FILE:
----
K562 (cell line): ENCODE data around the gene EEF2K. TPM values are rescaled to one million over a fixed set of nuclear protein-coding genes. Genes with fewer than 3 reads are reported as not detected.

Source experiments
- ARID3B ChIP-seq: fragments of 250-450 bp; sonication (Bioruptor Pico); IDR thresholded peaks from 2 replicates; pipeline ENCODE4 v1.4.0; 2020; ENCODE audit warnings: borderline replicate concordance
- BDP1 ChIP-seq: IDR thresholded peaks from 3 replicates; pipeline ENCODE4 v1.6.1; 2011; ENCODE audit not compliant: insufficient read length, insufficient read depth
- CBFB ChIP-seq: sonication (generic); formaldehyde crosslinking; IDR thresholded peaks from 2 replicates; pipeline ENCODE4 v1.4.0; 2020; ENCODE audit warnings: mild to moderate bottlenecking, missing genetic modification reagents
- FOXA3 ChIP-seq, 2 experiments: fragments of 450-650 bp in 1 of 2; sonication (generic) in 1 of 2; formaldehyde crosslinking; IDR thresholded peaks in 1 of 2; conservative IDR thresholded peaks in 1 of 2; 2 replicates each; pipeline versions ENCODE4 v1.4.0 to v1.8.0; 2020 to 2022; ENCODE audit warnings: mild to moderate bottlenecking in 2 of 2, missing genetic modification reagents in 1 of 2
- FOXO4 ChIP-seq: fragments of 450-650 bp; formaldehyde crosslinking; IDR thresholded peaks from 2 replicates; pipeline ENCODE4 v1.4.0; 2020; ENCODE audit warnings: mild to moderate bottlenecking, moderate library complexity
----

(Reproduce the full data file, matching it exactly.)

K562 (cell line): ENCODE data around the gene EEF2K. TPM values are rescaled to one million over a fixed set of nuclear protein-coding genes. Genes with fewer than 3 reads are reported as not detected.

Source experiments
- ARID3B ChIP-seq: fragments of 250-450 bp; sonication (Bioruptor Pico); IDR thresholded peaks from 2 replicates; pipeline ENCODE4 v1.4.0; 2020; ENCODE audit warnings: borderline replicate concordance
- BDP1 ChIP-seq: IDR thresholded peaks from 3 replicates; pipeline ENCODE4 v1.6.1; 2011; ENCODE audit not compliant: insufficient read length, insufficient read depth
- CBFB ChIP-seq: sonication (generic); formaldehyde crosslinking; IDR thresholded peaks from 2 replicates; pipeline ENCODE4 v1.4.0; 2020; ENCODE audit warnings: mild to moderate bottlenecking, missing genetic modification reagents
- FOXA3 ChIP-seq, 2 experiments: fragments of 450-650 bp in 1 of 2; sonication (generic) in 1 of 2; formaldehyde crosslinking; IDR thresholded peaks in 1 of 2; conservative IDR thresholded peaks in 1 of 2; 2 replicates each; pipeline versions ENCODE4 v1.4.0 to v1.8.0; 2020 to 2022; ENCODE audit warnings: mild to moderate bottlenecking in 2 of 2, missing genetic modification reagents in 1 of 2
- FOXO4 ChIP-seq: fragments of 450-650 bp; formaldehyde crosslinking; IDR thresholded peaks from 2 replicates; pipeline ENCODE4 v1.4.0; 2020; ENCODE audit warnings: mild to moderate bottlenecking, moderate library complexity